Sunday, July 14, 2024

Linux kernel Bug Let Attackers Insert Malicious Code Into The Kernel Address Space

The cybersecurity researchers have detected that the Linux kernel bug is allowing the threat actors to implement some malicious code into the kernel address space.

Linux uses ASLR for user-space programs for a long time, ASLR Address-space layout randomization is generally used for its very famous method to make exploits more difficult by putting various objects at random.

However, the experts have outlined some key details regarding this malicious code, and that’s why they have started looking for the patches so that they can circumvent such an unwanted situation.


This is not the first time when Kernel gets attacked, as it has been attacked by various threat actors and with different methods. To attack Kernel, the initial thing for an attacker is to find if it has any kind of bug in the system or not.

If the attacker finds any bug in the kernel code, then they can use it to insert different malicious code into the kernel address space by using several methods and redirect the kernel’s execution to that code.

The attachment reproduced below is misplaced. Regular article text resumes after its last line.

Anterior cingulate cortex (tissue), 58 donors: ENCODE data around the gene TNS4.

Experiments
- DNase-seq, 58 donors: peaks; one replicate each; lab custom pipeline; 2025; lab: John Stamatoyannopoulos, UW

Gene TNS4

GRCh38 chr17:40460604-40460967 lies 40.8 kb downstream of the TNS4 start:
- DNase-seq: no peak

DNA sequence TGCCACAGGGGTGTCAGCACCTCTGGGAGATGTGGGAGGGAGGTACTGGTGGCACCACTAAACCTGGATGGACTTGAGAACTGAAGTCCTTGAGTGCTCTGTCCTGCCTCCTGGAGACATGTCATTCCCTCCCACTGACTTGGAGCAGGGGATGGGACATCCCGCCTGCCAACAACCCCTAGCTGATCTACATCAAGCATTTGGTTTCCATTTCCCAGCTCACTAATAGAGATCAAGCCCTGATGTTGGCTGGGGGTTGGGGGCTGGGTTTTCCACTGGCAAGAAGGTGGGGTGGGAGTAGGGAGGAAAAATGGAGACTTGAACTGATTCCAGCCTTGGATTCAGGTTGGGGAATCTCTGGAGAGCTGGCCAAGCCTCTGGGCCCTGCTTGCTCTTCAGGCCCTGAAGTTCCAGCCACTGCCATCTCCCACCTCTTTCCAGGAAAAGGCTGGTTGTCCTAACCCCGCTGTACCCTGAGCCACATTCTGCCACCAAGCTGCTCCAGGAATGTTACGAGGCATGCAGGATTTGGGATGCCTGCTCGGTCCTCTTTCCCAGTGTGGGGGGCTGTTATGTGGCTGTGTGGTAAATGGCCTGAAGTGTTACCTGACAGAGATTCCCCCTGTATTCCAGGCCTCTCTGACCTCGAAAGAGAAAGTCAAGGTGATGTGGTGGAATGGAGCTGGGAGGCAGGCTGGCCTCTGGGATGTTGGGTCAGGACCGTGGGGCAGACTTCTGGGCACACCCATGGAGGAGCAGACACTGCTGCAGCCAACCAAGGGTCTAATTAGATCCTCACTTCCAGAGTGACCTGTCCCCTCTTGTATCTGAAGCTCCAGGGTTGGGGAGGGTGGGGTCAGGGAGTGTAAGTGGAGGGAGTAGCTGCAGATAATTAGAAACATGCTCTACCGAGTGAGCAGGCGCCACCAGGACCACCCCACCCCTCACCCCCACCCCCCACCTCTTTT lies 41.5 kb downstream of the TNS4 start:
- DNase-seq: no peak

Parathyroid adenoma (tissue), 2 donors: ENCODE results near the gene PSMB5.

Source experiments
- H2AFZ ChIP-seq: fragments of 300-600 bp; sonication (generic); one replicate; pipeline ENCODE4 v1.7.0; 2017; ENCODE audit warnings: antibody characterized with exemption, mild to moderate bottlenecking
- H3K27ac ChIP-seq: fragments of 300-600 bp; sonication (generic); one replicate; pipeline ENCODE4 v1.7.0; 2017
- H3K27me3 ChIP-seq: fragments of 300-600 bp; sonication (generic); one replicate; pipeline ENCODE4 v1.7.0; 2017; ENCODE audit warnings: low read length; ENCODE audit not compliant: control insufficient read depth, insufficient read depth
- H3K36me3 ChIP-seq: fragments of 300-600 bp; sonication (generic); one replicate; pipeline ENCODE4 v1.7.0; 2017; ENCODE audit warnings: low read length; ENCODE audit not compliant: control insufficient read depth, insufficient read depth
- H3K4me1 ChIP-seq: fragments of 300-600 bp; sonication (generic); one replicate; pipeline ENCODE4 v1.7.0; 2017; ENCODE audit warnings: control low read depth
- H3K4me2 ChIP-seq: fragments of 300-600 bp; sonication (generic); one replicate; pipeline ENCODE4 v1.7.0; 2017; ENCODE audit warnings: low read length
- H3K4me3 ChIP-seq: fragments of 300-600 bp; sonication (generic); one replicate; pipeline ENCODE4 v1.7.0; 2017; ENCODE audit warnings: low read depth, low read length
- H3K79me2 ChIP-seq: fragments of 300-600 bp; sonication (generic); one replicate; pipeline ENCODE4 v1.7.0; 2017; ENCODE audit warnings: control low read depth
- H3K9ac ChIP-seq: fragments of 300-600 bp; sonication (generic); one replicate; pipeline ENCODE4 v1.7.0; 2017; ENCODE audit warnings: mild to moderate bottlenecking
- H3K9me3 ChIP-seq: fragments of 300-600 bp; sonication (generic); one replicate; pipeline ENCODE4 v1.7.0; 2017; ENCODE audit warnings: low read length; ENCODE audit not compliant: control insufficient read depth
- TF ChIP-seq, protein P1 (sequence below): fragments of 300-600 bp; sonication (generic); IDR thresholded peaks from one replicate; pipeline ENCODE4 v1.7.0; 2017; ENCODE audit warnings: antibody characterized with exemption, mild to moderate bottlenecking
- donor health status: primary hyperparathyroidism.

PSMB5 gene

Randomizing the location of Kernel

After investigating the procedure, the security analysts came to know that ASLR (KASLR) is currently randomized where the kernel code is placed at boot time. 

However, the researchers affirmed that using KASLR is quite beneficial for the threat actors, as it has a one-sided effect that moves the interrupt descriptor table (IDT) far away from the other kernel to a location that is present in the read-only memory. 

Basically, ASLR  is a “statistical defense,” and here the brute force techniques can be used to overcome such situations. A situation where it has been described that in the case of 1000 location, brute force will find it once and fail 999 times.


Among all the malicious code, KASLR is one of the most minor problematic codes that the experts came across. However, cybersecurity researchers have claimed that there are a few steps that will help the user to bypass such a situation.

Some steps are to be taken to protect the data from getting leaked; later it can be used to identify where the kernel was loaded. 

Moreover, the kptr_restrict sysctl should be allowed so that the kernel pointers should not get leaked to a userspace. The patches that have been mentioned by the analysts are currently only for 64-bit x86.

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BALAJI is an Ex-Security Researcher (Threat Research Labs) at Comodo Cybersecurity. Editor-in-Chief & Co-Founder - Cyber Security News & GBHackers On Security.

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